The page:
I just find it interesting that the response the news has is to smothering a topic with 24/7 coverage and miss the fact that people need time to discuss, think, and formulate an opinion.

  • http://simpledime.com austinklee

    The most interesting thing of the whole experience is that by the time President Obama took the podium, we didn’t need to hear what he said.

    He actually rehashed everything that we already learned from Twitter.

    Another thing I have noticed recently is that local news stations are still “teasing” feature stories for their newscasts. They will have a commercial that says, “Blah, blah, blah….find out why at 11.” I used to have to wait to figure out what they were going to say…but now if story interests me I just google it and can usually find everything I need to know and just skip the news all together.

    News is DYING in most places. 11Alive the NBC affiliate here in Atlanta has a news show at 7pm with their lead anchor that is a fast paced “Top 11” news stories of the day program. They have a scrolling Twitter stream at the bottom of the screen for people to interact with the news as it happens.

    More stations need to figure out how to harness the power of social media to enhance their news coverage…or we will just tune out.

    • http://thoughtsaboutnothing.com Kyle Reed

      Yup, I remember thinking that the president was probably mad that everyone already knew what he was going to say. Almost like the media stole his thunder.

      I mean that did not happen two years ago. It was rare to find things out that early.

      But yes, we are in an age where we can find out anything we want an instant. Now the question is, what will we do with it and how will we use it?

  • http://manofdepravity.com Tyler Braun

    Twitter broke the news for me, which is normally does because I’m usually connected to Twitter most of the time.

    But I don’t think traditional media is going away because of Twitter. I’ll give a couple reasons why…

    1. Most people aren’t on Twitter. Even fewer that are on Twitter use Twitter throughout the day. Most just get on once or twice a day or even a week. Hard for Twitter to replace traditional media if a majority isn’t adopting it.

    2. Twitter breaks news but then Twitter quickly shifts into opinion sharing instead of more in depth news. Maybe it’s because I follow mostly personal accounts instead of news or journalist accounts. I don’t hate the opinion sharing but many people will be turned off by it.

    • http://thoughtsaboutnothing.com Kyle Reed

      yes well said on both of those reasons. I don’t know if I truly believe that traditional news will ever go away, at least not any time soon. There is a shift happening.

      But what fascinates me is how little we talk about things. It is like we discuss something for a day and then move on to something new.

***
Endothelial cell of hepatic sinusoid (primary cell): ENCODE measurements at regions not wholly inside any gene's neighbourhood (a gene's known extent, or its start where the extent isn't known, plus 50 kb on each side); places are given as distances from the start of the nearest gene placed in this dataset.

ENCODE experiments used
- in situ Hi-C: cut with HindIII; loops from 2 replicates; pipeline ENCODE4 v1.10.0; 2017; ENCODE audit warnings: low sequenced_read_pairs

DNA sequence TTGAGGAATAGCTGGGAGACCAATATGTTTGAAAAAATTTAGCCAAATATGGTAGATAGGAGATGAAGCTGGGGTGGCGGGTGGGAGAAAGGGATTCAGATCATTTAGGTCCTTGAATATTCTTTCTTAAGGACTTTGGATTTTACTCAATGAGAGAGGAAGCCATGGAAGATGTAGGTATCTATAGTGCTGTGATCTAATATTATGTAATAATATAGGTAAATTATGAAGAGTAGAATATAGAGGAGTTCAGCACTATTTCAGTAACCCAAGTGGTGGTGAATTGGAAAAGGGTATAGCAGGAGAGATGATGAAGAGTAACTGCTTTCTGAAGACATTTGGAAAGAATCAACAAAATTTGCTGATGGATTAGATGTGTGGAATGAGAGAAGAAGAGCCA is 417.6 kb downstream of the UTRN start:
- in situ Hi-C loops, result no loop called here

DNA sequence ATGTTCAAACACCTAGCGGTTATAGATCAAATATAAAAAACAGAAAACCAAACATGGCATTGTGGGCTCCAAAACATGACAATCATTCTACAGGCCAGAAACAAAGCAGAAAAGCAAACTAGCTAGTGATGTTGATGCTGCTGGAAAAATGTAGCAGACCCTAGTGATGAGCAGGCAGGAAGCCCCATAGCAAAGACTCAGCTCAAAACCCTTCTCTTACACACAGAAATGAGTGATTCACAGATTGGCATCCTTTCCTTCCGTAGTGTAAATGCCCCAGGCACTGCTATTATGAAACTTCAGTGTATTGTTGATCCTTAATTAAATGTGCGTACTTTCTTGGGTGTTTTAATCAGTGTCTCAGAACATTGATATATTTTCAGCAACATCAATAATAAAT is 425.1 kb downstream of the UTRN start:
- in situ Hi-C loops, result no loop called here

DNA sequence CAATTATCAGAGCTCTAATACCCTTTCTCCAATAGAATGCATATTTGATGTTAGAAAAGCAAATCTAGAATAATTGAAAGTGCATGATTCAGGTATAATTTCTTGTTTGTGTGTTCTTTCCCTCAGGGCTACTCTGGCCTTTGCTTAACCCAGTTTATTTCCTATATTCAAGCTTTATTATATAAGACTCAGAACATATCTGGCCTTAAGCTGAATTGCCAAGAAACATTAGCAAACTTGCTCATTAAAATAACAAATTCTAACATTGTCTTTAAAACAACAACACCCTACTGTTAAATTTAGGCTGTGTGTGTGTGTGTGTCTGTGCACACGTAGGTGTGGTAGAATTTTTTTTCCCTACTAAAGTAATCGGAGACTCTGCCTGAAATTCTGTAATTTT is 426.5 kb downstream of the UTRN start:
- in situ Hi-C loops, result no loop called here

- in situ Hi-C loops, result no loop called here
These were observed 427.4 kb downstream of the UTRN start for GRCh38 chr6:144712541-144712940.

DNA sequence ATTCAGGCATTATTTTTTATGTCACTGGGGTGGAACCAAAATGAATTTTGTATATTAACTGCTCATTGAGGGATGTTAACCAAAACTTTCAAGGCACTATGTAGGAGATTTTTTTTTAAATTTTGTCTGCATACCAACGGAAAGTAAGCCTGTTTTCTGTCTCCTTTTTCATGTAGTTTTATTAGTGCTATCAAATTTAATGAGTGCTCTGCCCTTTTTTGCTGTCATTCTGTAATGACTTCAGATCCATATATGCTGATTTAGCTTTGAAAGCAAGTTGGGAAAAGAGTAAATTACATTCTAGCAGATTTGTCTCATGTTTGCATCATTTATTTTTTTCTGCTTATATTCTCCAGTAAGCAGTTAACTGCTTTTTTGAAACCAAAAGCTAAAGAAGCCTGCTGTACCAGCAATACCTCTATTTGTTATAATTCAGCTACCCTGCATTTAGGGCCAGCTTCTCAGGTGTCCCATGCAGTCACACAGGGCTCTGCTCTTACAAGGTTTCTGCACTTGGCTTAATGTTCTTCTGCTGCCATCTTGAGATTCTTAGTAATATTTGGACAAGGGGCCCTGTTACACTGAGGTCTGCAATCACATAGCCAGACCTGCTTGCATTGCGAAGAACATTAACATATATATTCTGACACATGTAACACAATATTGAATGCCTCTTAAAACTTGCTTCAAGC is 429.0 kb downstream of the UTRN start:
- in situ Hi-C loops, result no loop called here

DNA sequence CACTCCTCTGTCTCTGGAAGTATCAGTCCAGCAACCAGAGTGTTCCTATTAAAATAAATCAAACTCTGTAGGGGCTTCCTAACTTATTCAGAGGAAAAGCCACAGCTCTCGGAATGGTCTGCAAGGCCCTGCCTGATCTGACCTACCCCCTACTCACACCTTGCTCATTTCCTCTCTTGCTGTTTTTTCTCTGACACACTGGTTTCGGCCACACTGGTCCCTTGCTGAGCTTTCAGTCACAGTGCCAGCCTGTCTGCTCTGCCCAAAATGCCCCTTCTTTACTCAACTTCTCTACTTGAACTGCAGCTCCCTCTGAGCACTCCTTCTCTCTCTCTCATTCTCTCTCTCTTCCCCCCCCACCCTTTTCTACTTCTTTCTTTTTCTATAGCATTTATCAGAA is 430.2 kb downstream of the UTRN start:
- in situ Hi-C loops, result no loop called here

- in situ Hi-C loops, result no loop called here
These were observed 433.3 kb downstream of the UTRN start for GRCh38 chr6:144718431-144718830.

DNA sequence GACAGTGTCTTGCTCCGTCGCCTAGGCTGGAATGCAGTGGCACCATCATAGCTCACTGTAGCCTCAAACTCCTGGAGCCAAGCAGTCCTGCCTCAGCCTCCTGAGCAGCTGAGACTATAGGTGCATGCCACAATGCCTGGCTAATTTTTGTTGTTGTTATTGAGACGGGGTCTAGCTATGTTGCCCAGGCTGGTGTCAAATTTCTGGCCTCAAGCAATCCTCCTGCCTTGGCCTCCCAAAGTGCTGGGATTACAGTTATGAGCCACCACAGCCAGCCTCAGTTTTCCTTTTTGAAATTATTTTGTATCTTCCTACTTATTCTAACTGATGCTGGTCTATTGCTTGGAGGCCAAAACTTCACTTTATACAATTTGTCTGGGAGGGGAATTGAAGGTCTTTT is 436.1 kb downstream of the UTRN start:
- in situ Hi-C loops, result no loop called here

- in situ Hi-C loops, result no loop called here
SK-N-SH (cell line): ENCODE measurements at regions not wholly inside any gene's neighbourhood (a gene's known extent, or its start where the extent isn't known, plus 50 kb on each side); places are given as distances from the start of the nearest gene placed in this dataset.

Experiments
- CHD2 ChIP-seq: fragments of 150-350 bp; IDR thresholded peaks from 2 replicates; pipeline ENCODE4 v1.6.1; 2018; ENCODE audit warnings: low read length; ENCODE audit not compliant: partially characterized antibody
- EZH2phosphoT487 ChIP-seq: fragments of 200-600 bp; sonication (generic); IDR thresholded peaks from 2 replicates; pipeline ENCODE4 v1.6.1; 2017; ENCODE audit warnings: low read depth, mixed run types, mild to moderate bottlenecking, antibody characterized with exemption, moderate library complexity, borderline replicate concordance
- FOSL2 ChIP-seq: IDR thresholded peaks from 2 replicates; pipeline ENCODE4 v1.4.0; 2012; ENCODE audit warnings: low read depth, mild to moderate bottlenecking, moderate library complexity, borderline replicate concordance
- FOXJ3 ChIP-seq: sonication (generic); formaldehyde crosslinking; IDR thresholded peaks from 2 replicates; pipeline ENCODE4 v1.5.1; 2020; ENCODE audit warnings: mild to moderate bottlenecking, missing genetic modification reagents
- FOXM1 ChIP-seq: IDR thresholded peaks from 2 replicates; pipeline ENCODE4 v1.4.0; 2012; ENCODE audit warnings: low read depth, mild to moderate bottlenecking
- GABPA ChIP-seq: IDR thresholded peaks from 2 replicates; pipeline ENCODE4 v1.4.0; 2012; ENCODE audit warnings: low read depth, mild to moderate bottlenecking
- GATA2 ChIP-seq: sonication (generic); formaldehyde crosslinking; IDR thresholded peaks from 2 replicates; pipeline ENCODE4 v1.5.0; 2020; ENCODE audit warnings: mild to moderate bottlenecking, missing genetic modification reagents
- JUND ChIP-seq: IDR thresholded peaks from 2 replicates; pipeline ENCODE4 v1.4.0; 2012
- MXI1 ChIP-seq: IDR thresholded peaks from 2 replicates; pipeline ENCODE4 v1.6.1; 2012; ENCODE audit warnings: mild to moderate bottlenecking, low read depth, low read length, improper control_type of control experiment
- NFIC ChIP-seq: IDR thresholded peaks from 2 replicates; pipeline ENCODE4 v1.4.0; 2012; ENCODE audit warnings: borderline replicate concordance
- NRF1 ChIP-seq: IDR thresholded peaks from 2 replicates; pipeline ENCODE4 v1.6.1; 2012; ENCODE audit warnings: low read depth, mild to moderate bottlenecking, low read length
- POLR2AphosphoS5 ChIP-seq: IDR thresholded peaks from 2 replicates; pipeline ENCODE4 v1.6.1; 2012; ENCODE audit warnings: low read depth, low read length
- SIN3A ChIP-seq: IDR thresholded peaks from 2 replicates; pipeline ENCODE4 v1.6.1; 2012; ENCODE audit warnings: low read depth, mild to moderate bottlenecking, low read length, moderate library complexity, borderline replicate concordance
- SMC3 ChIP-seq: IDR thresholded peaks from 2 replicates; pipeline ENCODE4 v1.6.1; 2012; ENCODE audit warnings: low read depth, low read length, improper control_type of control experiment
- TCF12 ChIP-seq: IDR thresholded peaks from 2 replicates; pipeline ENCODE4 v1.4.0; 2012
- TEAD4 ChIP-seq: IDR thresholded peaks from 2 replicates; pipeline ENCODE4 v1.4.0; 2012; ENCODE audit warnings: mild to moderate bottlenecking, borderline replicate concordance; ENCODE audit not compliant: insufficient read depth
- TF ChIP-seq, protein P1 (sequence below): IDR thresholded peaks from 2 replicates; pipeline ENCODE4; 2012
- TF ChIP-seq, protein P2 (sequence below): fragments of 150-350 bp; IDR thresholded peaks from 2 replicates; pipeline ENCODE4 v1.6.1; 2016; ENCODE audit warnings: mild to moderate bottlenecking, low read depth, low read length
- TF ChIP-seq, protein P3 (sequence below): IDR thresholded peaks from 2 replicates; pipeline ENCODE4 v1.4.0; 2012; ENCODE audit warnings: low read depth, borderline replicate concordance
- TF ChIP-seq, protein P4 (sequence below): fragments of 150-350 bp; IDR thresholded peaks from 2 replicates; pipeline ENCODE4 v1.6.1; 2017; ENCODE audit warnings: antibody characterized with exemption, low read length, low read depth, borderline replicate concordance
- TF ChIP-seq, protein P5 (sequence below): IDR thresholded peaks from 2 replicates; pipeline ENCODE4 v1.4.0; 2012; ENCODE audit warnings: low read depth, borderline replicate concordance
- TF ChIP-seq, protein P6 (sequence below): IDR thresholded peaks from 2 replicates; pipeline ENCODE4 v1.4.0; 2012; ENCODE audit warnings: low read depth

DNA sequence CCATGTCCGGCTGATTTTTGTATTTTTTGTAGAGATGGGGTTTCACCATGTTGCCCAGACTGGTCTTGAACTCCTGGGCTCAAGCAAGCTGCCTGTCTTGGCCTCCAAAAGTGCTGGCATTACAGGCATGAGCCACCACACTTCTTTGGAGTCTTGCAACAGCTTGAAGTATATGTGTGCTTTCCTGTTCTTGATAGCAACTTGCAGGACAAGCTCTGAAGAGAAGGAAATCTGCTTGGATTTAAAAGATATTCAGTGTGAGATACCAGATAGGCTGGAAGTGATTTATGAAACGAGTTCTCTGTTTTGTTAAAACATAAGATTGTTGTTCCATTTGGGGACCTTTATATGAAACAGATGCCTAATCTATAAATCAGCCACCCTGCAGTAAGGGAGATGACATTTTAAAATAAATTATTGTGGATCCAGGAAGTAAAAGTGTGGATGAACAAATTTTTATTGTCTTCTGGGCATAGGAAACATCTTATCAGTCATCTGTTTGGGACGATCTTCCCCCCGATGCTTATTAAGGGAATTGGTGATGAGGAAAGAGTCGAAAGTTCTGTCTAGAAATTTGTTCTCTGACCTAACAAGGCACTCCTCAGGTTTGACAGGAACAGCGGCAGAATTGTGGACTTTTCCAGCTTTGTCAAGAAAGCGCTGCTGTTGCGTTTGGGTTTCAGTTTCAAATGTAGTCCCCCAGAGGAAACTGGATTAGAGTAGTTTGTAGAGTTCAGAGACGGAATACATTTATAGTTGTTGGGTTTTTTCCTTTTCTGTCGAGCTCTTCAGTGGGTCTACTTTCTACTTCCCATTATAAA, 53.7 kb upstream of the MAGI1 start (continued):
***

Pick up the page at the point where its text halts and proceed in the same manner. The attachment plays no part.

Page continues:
• http://tyhuze.wordpress.com Tyler

    It’s strange now that you mention it. I’ve seen nearly 100 articles concerning Osama, and read some interesting stuff from ABC news and CNN. I’ve seen just as many tweets and status updates but I don’t think I’ve had a single conversation with anyone about it.

    • http://thoughtsaboutnothing.com Kyle Reed

      exactly, it is a bit weird

  • http://www.cartoonrebellion.net Jenny

    Strangely, It was facebook for me. I had a group from school over at my place and saw a status from a conservative friend, and at first i thought he was just being a jerk and making stuff up… then quickly checked twitter, where it was confirmed (I don’t own a TV).

    Monday and Tuesday though, i kind of distanced myself from twitter. It was too much. Where the news doesn’t have as many opinions twitter does, and sometimes it’s just too much. I was much happier listening to NPR monday morning to find out more details of what happened, versus reading a twitter feed. Twitter is and i doubt will ever be a reliable source to get news. Besides, like Tyler said… most people aren’t on twitter.

    • http://thoughtsaboutnothing.com Kyle Reed

      so did you engage in any offline convos about it?

      • http://www.cartoonrebellion.net Jenny

        Yes, i my dad was was leaving the country monday so i made sure to call him first thing in the morning to talk to him about what he thought. I also had a long discussion with my older sister, and an elderly neighbor. Some of my professors brought it up as well, and my comm tech professor (the class i think you should teach) brought up the same observation as you did about social media and traditional media.

        • http://thoughtsaboutnothing.com Kyle Reed

          wow, so you had some good convo about it. that is good

  • http://www.jenniclayville.com jenni

    I, for one, truly appreciated the conversation about this current affair. For the most part, people seemed pretty respectful within their debates. And in the end, I was stretched and challenged in my thinking.

    I can’t say my stance has changed… but I feel like I have a more full and rounded grasp of why I believe what I do now… and that’s always a good thing.

    Btw… thanks for the link love and shout-out.

    • http://thoughtsaboutnothing.com Kyle Reed

      yup, thanks for starting that convo, hopefully it wont be limited to just that one day